Sign a Petition Repealing the Higher Education Act Drug Provision

Discussion in 'Marijuana News' started by RMJL, Jan 24, 2003.

  1. This article refers to the Higher Education Act Drug Provision. This is a link to a site where you can learn more about it and sign a petition repealing it.

    This is really important for everyone in college and those who are planning to go.

    by Associated Press
    21 Jan 2003
    The Southeast Missourian

    COLUMBIA, Mo. -- A group of students at the University of Missouri-Columbia have gathered enough signatures to force a vote in the city on legalizing marijuana for medical use and reducing penalties for those caught with small amounts of the drug.

    The Columbia Alliance for Patients and Education collected enough signatures to put the issue on the April 8 ballot. The city council will vote Tuesday on whether to simply pass the proposed ordinance or put the matter before voters.

    "My prediction is that the city council will vote no and set it for an election," said Anthony Johnson, a University of Missouri-Columbia law student who wrote the proposed ordinance.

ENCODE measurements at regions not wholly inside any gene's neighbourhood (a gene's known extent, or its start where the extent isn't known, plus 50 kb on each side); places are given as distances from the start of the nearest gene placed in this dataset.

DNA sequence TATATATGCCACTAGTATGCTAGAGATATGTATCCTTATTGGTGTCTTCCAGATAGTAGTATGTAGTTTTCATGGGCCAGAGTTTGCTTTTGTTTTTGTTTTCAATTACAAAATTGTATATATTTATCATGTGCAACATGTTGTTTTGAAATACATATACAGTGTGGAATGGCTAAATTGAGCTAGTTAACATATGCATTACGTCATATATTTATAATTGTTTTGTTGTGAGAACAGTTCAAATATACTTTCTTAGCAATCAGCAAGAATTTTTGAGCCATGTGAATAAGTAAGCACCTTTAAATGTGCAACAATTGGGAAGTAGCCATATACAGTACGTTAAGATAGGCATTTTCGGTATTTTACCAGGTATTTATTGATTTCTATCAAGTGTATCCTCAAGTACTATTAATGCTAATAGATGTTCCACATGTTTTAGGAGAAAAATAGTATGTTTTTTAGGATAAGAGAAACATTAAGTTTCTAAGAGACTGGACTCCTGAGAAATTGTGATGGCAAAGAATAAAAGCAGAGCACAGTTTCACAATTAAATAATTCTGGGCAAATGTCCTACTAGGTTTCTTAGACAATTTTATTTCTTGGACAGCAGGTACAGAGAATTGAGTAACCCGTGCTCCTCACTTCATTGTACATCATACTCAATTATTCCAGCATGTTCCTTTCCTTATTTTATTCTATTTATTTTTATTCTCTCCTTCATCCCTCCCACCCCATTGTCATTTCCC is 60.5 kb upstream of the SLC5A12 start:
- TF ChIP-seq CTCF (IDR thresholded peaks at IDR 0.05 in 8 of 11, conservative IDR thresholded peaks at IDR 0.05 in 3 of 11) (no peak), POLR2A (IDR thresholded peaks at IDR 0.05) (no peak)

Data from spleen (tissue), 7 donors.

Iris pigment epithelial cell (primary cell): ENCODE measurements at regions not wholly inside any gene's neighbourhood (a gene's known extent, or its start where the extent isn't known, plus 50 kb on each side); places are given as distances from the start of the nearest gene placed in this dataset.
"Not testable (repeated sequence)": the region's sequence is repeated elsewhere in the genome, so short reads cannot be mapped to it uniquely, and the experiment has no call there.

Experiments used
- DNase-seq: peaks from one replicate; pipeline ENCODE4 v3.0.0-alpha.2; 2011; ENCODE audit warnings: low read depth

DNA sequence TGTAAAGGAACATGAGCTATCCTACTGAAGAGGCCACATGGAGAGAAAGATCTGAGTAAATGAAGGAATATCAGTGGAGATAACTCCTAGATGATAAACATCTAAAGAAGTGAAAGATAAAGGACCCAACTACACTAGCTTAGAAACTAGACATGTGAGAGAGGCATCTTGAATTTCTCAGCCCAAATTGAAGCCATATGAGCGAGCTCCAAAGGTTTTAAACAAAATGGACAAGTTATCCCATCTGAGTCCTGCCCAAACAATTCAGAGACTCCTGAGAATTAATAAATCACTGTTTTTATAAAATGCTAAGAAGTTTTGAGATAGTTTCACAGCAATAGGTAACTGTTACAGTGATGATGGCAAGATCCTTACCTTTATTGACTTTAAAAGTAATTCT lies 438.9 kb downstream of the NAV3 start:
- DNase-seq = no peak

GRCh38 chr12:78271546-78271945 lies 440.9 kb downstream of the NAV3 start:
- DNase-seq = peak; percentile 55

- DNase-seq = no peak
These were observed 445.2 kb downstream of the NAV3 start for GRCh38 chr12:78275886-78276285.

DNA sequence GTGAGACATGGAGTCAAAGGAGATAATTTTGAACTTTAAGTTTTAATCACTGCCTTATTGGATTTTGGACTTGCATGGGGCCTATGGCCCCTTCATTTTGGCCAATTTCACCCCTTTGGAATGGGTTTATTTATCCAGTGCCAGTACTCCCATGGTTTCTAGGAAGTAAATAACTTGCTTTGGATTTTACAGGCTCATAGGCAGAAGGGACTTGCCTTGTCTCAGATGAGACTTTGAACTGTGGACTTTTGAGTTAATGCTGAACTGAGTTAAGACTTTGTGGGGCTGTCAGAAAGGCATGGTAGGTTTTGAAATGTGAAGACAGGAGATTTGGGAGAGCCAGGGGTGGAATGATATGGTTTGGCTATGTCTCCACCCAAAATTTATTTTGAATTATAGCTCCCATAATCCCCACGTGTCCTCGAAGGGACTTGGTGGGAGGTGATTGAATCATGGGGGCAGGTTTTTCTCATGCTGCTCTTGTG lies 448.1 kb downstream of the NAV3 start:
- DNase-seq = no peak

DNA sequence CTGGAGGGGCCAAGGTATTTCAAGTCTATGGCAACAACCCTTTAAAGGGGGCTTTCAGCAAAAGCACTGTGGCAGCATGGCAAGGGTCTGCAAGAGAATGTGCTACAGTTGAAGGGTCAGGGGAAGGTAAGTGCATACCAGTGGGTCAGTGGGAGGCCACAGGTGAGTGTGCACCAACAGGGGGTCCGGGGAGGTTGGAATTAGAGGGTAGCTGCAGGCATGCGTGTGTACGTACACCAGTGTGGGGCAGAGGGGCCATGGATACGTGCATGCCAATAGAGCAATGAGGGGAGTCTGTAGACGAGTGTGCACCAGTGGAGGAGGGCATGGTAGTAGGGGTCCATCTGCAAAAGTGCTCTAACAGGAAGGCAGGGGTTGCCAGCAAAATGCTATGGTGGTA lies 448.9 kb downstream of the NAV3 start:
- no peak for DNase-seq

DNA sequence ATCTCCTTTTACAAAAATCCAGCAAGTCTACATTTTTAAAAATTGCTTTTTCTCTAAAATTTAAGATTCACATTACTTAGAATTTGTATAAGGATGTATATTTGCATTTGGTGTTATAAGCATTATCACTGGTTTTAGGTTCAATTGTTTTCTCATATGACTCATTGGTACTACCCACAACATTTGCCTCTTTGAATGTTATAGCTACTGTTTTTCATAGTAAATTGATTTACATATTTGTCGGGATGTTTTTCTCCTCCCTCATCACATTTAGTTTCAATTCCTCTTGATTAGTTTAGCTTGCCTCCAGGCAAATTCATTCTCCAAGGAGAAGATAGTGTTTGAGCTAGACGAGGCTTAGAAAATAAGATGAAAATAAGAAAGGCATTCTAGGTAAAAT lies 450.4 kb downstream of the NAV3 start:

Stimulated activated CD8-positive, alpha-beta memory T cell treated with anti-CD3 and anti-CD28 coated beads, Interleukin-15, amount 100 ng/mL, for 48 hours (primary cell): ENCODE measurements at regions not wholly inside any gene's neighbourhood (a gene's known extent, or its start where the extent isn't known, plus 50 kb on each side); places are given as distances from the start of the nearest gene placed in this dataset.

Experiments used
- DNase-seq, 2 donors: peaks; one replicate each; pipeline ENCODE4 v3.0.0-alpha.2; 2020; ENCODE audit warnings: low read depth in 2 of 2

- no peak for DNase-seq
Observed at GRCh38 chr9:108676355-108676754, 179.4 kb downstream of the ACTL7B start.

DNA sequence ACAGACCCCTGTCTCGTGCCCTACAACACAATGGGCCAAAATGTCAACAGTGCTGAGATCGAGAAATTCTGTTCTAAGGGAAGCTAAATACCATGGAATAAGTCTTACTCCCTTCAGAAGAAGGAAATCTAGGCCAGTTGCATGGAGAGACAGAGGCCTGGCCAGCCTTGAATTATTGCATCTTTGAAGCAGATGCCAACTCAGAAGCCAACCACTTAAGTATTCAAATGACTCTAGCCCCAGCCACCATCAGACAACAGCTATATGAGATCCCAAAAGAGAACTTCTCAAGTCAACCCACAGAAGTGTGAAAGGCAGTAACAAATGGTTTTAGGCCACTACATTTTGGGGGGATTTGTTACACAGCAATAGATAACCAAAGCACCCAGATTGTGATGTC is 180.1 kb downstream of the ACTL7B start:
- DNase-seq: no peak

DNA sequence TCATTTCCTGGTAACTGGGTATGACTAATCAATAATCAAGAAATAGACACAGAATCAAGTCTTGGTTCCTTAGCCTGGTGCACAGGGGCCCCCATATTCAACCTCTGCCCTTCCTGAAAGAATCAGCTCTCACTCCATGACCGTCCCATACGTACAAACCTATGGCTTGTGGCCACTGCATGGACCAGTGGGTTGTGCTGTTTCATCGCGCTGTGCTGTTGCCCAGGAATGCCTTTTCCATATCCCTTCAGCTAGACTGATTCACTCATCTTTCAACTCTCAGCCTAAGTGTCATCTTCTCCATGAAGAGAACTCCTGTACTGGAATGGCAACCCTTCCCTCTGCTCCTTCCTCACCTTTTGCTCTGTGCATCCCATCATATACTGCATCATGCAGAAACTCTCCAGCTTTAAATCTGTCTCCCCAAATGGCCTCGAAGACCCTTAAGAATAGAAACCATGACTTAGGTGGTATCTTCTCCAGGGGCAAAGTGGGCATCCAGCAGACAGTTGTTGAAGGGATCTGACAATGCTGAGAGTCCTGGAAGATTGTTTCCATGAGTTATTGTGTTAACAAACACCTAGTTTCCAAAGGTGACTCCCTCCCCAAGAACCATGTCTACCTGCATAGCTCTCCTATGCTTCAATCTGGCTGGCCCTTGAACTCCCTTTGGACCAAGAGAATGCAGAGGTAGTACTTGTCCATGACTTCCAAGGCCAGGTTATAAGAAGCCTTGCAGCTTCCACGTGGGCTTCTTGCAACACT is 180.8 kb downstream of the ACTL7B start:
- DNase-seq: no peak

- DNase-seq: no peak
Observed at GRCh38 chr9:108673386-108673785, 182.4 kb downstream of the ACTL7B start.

Johnson, who is also president of the campus chapter of the American Civil Liberties Union, said he believes the community will pass the ordinance by a narrow margin.

    The proposed ordinance would reduce the penalty for those caught with 35 grams or less of marijuana from up to one year in jail and a $1,000 fine to no jail time and a fine of $25 for a first offense, $50 for a second office, $100 for a third offense and $500 on subsequent offenses. Such cases also would be referred to the city prosecutor, instead of state courts.

    City Councilman John John said he worries that passing the ordinance would send a message of tolerance to young people.

    "This would create two problems. One, it encourages the use of marijuana and two, you've got to get it to use it," John said. "Ultimately, distribution would also be encouraged."

    Johnson said he wrote the ordinance after learning that University of Missouri students could lose their federal financial aid if convicted of a drug offense through state courts.

    Students convicted of possession of a controlled substance at the state court level are not eligible to receive any grant, loan or work assistance for one year after the first conviction, two years after the second and indefinitely after a third conviction.


    Pubdate: Tue, 21 Jan 2003
    Source: The Southeast Missourian (MO)
    Copyright: 2003, Southeast Missourian
    Author: Associated Press
  2. Cool, I've got a lot of friends that go there.

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